Tuesday, September 13, 2011

Writing in the Mess Tent

When my partner and I started out we would lock ourselves in a room whenever we wrote. We couldn’t have any distractions. Most of the time that meant working in one of our apartments so it was easy to do… except for the neighbor across the courtyard who kept playing the Jethro Tull WAR CHILD album over and over. But we eventually killed him so that problem was solved.

When we finally went on staff of a show and got our first office we would always keep the door closed. Just the idea of people going by or our secretary answering a phone was too distracting. How could we be funny if we saw two people walking down the hall?

Then we stepped into our first writing room. The showrunners were the great Tom Patchett & Jay Tarses, two of the funniest men I’ve ever known. The writers sat around a kitchen table and just dictated the script. There was a writers’ assistant right there in the room taking shorthand. Yes, an actual intruder! Besides that, the door was open and there was always steady traffic in and out of the room. The casting director had questions, the prop guy needed to show us crossbows, the P.A. dragged in a new foosball table.

At first this was very intimidating. Like in the seventh grade when I first had to shower with everybody in gym class. And unlike school, I had to get over it in under two years.

What you learn real quick is that part of the skill of sitcom writing is the ability to concentrate and perform on demand. You’re always under pressure. You’re never going to be able to control the conditions. So you just have to deliver.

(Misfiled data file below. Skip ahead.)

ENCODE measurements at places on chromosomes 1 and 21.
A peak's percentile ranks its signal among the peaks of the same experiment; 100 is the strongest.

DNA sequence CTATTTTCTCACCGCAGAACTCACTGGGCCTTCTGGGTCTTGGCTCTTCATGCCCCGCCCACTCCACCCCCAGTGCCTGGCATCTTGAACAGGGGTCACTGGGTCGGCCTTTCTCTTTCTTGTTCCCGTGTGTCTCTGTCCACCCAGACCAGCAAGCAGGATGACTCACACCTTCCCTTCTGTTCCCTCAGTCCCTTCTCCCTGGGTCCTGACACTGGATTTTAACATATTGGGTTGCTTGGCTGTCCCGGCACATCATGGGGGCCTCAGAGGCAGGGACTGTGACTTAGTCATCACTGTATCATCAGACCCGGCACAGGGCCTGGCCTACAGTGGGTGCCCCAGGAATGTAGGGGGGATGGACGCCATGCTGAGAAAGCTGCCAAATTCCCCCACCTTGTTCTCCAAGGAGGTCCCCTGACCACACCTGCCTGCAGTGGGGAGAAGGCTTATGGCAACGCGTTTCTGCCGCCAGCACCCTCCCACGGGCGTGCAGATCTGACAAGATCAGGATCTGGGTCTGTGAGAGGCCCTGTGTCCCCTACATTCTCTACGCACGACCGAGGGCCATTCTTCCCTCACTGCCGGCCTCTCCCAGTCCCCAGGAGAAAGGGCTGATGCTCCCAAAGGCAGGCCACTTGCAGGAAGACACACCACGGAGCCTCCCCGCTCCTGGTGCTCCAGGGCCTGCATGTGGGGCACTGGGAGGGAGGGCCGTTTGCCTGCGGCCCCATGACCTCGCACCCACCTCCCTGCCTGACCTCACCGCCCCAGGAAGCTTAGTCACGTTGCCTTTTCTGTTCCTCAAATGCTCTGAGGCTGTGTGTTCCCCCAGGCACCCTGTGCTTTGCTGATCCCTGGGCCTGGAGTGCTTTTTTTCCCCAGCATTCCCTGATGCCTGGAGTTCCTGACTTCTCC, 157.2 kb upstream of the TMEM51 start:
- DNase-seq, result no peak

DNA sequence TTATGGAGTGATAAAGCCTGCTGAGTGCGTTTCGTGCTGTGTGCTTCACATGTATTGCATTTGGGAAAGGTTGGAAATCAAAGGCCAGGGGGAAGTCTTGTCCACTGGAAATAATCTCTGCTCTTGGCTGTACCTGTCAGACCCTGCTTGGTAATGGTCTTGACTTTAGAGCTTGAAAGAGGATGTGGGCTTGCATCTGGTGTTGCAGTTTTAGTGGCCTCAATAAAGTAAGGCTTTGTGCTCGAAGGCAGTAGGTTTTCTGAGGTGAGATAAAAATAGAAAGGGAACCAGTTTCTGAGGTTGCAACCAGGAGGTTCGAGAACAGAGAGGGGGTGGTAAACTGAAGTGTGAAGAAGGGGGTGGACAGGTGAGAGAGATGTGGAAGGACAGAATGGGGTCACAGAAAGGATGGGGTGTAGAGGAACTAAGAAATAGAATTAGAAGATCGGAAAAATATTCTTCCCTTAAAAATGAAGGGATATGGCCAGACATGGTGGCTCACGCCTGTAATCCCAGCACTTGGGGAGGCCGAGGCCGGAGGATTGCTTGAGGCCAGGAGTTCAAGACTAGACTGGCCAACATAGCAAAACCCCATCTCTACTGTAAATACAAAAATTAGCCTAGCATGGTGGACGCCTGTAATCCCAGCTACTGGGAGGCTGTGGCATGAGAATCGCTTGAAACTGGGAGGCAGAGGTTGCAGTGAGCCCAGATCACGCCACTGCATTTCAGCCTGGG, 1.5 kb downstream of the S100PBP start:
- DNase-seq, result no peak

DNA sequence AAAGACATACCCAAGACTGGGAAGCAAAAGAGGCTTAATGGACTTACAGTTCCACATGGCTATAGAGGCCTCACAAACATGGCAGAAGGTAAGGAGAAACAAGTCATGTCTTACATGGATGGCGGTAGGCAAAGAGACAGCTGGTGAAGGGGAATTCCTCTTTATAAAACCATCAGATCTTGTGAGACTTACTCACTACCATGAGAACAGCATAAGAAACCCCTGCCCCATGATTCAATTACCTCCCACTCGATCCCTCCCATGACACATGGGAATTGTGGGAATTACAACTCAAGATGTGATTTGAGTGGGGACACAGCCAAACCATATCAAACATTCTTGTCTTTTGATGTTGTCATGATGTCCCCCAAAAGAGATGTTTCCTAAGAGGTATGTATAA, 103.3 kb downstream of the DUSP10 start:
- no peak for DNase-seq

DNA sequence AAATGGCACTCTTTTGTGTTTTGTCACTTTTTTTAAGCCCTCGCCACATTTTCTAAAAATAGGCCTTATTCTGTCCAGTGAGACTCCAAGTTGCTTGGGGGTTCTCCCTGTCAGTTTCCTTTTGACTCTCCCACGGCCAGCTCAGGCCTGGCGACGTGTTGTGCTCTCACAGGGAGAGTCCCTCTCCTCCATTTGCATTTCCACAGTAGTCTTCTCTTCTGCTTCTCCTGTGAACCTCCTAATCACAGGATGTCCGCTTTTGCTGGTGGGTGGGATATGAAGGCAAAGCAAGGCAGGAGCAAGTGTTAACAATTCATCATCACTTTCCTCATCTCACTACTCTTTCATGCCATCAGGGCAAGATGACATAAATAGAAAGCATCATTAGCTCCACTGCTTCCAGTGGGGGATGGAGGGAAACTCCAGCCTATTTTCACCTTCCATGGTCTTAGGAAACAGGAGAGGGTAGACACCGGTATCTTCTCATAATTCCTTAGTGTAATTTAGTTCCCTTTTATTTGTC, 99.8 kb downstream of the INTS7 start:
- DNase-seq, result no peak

By the end of that first week I was starting to feel comfortable enough that I could pitch a joke now and again. One, I remember, actually made it in! I was so proud of myself – coming through under the toughest of all conditions.

Or so I thought.

Then came show night. This was a multi-camera series (THE TONY RANDALL SHOW for MTM if you’re scoring) and the writers all stand around the floor behind the cameras looking important. During a scene one of the jokes bombed. After the director yelled, “Cut!” Tom and Jay got us all in a huddle. We needed a new joke NOW. Holy shit! There were two hundred people in the audience waiting, another hundred crew members waiting… all on the clock. All looking at us. This was like having to shower in front of a school assembly.

I was frozen while the more experienced writers, Gary David Goldberg and Hugh Wilson fired joke suggestions at Tom & Jay as if it was nothing. One was selected, the scene was re-shot, and the new joke got a huge laugh. Yep. This was the Big Leagues. And I was a rookie.

Through trial by fire I eventually felt comfortable contributing in that aspect of the job as well.

The next season we moved on to MASH. That’s a single-camera show. No audience. So you’d think it would be easier, right?